– goodreads –
I’ve been a little unsure about whether I’d like this book from the start. The marketing for it gave the impression it’d be very “rule of cool over everything” and over the top. But after I saw friends rave about it, and when I saw I could borrow it, I decided it’s worth a try. Especially given it was one of the most hyped books of 2019 – as a reviewer, I had to see what the hype was about. I needed a light read, I’ve been on a space kick since December…why not?
Unfortunately, my initial suspicions were confirmed: I was not a fan at all.
The plot is basically a murder mystery crossed with Hunger Games. Necromancers from all the houses and their cavaliers (or bodyguards) gather at a remote location to go through trials and become the Emperor’s immortal servants. There are no rules or instructions about how to go about it except “gather the keys to the doors and figure it out somehow.” Of course, it turns into a competition – and people mysteriously start dying.
The main reason why I didn’t like it was the style – and Gideon herself. The way she talked felt like she was trying way too hard to be cool and edgy. Combined with the constant meme references thrown in (“While we were developing common sense, she studied the blade,” to list just one example), it grated. It grated a lot. Especially since the other characters are all fairly one-dimensional – even Harrow doesn’t get much development until nearly the end. Oh, and if you go in looking for a good lesbian romance, you’ll be disappointed too. Romance it definitely ain’t.
The second problem was that it felt extremely aimless. At the start, I thought things would pick up once they left their home planet, and for a while they did, but then it became apparent it’d be a directionless tournament arc with murder and I lost all interest again. Since there are no rules and nothing except the vaguest of objectives to work towards and you don’t get to follow the one who’s solving the damn puzzle either, things just sort of…happen. Which I guess would be fine if I liked the characters or the style or anything, but I did not. And even if the epilogue was downright fantastic, that’s still not enough of a hook for me to continue and not enough to make up for the other 98% of it.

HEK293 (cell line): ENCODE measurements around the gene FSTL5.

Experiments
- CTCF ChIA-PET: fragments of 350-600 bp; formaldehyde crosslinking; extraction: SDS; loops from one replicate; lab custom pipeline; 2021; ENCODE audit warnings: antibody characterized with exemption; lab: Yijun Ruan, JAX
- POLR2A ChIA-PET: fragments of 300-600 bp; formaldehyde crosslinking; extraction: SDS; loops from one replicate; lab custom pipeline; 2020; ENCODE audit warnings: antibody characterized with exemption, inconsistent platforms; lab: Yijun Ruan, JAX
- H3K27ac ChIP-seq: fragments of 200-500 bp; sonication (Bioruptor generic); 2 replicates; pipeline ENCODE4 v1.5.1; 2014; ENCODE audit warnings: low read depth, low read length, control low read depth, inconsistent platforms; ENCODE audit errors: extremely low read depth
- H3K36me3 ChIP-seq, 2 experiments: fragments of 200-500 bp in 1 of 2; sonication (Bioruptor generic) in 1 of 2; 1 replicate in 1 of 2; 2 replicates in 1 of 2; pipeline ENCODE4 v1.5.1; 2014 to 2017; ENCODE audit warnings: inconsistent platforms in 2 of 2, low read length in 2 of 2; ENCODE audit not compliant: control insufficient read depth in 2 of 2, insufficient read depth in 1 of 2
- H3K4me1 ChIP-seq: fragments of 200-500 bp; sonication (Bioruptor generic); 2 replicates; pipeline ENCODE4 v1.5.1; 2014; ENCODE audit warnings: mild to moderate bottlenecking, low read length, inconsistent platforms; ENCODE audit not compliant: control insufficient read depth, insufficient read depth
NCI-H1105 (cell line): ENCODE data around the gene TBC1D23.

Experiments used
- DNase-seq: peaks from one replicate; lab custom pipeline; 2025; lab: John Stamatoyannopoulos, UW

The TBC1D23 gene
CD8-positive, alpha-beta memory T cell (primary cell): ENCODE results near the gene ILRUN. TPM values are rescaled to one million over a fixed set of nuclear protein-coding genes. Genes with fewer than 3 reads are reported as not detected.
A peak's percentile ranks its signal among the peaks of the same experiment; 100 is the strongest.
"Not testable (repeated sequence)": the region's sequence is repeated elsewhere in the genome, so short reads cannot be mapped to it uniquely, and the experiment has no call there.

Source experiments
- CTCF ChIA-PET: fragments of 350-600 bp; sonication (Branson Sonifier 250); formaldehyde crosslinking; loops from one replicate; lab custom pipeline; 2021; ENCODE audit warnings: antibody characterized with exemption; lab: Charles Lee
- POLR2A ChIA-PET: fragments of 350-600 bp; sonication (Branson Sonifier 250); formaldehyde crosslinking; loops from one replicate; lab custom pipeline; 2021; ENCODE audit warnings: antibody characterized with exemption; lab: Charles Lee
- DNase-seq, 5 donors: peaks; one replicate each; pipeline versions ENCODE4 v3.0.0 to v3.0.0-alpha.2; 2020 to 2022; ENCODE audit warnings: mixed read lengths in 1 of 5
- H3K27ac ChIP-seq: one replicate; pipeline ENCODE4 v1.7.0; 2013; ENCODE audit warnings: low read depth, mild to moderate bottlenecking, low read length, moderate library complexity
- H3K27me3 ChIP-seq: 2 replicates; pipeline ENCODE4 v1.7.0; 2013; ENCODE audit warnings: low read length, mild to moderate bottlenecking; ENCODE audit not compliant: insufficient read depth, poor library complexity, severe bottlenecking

The worldbuilding was also frustratingly vague. There was a lot of aesthetic going on, sure, a lot of skeletons and bones and locked doors. But beyond that, it felt hollow. Hell, for a book billed as “lesbian necromancers in space” there wasn’t even any space apart from the brief spaceship journey in the beginning. The fact that I’m currently trash for space definitely doesn’t help the disappointment. And I had so many questions. Why the Emperor? Why is becoming his servant so desirable? What is going on with the other planets? Why necromancy?
I only finished because I was sick of DNFing nearly every book I started.
Recommended to: those for whom “rule of cool” is the most important aspect, if “murder mystery meets Hunger Games but make it goth” sounds good to you
Not recommended to: fans of character-focused books, those looking for space shit, those looking for a lesbian romance subplot
Content warnings: suicide